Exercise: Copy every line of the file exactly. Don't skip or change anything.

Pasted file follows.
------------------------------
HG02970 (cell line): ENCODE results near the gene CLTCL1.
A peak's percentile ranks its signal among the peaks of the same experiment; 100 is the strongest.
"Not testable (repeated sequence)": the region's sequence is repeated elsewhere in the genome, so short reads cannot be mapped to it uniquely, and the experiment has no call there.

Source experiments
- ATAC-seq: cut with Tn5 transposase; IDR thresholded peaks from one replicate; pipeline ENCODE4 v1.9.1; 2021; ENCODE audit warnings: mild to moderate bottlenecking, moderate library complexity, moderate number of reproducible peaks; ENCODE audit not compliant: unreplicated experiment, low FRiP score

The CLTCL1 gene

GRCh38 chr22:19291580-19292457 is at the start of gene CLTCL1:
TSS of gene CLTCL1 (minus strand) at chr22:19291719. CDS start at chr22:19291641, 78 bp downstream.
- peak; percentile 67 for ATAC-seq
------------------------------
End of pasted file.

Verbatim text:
HG02970 (cell line): ENCODE results near the gene CLTCL1.
A peak's percentile ranks its signal among the peaks of the same experiment; 100 is the strongest.
"Not testable (repeated sequence)": the region's sequence is repeated elsewhere in the genome, so short reads cannot be mapped to it uniquely, and the experiment has no call there.

Source experiments
- ATAC-seq: cut with Tn5 transposase; IDR thresholded peaks from one replicate; pipeline ENCODE4 v1.9.1; 2021; ENCODE audit warnings: mild to moderate bottlenecking, moderate library complexity, moderate number of reproducible peaks; ENCODE audit not compliant: unreplicated experiment, low FRiP score

The CLTCL1 gene

GRCh38 chr22:19291580-19292457 is at the start of gene CLTCL1:
TSS of gene CLTCL1 (minus strand) at chr22:19291719. CDS start at chr22:19291641, 78 bp downstream.
- peak; percentile 67 for ATAC-seq